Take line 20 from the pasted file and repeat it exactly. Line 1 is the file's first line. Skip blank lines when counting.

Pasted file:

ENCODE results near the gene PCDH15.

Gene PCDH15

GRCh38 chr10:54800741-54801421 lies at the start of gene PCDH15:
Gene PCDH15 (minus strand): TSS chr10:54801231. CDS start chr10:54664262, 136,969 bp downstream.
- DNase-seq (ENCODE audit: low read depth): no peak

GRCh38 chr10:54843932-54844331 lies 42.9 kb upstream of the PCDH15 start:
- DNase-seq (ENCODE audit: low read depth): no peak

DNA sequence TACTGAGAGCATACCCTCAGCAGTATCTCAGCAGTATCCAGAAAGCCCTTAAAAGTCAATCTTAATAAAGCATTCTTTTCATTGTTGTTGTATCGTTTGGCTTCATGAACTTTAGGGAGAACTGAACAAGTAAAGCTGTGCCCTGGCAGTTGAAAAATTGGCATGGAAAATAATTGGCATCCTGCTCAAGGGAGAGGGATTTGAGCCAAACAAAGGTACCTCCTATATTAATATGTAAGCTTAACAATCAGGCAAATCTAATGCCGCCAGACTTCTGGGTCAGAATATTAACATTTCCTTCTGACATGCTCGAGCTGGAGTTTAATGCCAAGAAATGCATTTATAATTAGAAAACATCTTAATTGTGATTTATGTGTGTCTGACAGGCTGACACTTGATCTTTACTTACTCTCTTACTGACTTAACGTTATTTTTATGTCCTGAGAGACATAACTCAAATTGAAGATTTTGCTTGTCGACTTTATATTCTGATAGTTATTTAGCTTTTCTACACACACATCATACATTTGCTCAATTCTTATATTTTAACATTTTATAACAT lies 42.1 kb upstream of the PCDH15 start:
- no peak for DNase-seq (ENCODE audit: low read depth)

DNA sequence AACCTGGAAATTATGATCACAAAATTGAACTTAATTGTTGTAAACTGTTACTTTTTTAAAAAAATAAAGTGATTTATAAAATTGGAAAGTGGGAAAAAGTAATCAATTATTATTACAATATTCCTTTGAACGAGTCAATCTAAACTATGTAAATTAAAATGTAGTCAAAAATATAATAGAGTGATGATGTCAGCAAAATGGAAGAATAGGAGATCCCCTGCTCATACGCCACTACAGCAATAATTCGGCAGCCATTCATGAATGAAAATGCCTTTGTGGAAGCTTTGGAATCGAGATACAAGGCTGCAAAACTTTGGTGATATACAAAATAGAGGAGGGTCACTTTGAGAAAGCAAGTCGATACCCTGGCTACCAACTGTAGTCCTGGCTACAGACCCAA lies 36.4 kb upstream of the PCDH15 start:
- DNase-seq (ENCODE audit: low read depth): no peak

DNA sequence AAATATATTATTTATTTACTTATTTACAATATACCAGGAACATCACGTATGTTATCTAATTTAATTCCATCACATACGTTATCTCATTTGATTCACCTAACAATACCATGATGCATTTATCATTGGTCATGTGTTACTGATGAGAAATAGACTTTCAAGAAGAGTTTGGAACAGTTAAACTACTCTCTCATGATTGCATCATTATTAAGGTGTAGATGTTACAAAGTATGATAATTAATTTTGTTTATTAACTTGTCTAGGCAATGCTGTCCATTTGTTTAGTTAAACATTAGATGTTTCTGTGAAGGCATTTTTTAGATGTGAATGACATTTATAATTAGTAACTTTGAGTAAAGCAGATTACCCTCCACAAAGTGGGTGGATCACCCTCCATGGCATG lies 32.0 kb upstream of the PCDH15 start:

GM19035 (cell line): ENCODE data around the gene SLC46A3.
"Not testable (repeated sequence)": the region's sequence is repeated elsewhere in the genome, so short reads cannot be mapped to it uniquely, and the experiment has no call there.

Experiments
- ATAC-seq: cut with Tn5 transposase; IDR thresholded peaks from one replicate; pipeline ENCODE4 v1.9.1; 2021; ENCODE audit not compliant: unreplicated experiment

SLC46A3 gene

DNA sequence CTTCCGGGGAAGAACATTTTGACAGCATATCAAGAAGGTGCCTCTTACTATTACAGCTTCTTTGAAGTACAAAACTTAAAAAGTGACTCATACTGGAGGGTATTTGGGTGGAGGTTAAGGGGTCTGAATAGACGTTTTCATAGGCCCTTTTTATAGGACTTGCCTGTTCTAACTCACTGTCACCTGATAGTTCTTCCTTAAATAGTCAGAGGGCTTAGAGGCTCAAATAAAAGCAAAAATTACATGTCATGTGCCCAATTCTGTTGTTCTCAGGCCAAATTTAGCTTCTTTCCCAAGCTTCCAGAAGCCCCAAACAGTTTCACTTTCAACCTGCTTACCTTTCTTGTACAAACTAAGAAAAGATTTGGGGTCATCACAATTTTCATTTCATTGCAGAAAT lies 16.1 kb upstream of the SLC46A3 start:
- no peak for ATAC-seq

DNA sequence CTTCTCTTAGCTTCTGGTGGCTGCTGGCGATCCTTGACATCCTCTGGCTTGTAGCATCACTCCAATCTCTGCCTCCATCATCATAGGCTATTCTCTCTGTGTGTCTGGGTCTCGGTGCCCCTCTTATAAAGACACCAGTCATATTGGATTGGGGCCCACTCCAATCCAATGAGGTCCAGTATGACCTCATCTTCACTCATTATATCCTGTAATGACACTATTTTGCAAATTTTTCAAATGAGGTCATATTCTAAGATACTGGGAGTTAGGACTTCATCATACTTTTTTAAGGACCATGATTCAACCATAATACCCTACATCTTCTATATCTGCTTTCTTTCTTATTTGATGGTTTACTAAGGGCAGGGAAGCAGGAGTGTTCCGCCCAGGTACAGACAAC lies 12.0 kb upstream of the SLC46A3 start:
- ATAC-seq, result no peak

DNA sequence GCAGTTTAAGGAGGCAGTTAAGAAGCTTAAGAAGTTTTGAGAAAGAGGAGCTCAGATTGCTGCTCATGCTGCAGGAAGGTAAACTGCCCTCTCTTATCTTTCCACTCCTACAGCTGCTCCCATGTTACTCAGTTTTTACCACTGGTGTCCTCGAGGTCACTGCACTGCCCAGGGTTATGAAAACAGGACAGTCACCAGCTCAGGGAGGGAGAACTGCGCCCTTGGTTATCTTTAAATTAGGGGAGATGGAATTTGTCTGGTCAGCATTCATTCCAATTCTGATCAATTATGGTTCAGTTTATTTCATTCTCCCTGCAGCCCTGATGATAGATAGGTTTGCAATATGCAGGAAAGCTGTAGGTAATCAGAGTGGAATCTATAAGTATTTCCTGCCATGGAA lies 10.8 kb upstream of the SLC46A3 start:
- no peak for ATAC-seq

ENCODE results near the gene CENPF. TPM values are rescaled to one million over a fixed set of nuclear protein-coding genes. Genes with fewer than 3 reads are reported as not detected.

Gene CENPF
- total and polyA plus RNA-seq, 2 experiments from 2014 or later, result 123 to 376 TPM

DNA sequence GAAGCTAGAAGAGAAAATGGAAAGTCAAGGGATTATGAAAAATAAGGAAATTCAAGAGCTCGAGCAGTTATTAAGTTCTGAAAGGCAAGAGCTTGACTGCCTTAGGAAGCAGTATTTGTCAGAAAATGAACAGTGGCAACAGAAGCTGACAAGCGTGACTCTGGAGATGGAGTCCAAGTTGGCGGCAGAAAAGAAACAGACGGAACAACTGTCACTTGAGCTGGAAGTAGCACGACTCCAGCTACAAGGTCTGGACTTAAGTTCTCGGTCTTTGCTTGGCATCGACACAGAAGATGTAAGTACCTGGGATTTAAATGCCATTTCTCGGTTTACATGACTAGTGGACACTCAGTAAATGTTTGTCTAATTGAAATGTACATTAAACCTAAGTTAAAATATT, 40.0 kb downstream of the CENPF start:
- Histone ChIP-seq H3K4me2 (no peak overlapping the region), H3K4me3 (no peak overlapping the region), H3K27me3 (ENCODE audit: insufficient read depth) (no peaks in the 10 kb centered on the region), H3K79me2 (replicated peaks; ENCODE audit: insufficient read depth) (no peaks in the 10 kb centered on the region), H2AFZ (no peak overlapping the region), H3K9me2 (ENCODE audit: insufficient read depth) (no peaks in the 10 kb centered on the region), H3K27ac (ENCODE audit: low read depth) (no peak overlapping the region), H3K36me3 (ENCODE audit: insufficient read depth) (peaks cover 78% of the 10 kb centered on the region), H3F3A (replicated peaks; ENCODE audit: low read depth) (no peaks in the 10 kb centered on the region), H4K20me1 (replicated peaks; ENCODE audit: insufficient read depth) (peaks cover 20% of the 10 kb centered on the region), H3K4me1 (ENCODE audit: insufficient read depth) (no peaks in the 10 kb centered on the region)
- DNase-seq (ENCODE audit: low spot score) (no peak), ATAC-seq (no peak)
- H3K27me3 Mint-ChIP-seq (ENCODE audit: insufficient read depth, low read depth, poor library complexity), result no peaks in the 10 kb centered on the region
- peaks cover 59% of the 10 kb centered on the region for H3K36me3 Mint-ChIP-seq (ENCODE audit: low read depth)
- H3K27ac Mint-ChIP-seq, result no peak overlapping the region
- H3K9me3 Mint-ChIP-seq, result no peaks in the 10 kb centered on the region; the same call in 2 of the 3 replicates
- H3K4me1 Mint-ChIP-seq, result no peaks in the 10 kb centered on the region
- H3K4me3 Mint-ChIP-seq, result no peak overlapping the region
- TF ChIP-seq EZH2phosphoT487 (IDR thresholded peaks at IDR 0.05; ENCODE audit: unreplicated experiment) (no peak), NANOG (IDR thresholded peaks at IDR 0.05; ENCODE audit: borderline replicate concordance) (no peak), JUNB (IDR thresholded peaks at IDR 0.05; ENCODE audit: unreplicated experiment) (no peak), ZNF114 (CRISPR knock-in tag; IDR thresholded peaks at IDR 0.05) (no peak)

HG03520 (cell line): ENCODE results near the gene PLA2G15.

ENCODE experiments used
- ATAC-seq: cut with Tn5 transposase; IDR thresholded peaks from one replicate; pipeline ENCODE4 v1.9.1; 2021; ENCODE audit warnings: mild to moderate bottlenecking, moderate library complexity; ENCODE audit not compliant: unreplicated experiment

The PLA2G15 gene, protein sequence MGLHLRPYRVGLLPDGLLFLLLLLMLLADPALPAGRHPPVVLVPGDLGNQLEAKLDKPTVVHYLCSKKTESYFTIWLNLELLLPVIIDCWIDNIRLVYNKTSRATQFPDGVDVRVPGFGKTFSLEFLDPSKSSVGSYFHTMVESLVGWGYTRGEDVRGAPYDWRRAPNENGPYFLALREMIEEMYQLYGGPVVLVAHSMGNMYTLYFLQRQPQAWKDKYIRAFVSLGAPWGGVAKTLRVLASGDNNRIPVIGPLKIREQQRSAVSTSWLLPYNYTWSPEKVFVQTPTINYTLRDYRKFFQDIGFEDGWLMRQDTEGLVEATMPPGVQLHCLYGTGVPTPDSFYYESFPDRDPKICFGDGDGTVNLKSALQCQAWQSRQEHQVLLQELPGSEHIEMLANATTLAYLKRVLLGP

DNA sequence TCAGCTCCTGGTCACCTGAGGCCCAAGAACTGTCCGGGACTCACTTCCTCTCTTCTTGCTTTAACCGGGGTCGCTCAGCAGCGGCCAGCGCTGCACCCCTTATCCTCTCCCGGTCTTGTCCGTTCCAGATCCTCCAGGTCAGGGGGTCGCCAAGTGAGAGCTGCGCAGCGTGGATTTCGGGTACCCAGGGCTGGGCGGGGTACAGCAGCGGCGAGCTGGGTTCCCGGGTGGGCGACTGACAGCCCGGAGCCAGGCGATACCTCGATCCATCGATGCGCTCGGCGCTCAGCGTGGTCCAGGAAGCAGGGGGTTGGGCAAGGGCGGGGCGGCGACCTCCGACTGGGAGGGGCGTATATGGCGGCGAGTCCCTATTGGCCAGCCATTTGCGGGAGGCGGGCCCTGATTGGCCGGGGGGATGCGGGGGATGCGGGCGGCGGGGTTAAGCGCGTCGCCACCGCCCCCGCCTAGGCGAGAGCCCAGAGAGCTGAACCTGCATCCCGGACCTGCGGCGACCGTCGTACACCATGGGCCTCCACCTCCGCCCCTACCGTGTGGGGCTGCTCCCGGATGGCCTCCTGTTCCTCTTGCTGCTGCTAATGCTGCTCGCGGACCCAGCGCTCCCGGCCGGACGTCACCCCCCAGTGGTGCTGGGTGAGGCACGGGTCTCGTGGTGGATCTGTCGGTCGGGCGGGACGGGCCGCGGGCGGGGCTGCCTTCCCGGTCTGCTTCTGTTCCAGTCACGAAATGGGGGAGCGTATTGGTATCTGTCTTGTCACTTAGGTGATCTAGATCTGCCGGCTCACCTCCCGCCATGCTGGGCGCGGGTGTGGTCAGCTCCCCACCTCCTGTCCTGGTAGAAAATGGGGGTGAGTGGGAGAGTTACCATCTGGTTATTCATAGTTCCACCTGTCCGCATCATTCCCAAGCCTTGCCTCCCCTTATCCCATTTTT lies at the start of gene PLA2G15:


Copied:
DNA sequence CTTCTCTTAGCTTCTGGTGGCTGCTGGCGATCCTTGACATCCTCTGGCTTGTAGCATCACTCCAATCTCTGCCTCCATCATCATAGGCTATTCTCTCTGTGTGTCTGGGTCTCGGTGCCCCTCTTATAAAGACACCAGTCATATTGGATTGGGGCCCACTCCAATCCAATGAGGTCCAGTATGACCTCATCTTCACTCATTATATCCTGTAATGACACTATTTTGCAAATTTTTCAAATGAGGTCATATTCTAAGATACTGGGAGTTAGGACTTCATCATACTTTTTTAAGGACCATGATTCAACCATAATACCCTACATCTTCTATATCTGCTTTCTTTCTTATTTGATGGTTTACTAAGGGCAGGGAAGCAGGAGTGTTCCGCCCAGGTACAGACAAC lies 12.0 kb upstream of the SLC46A3 start: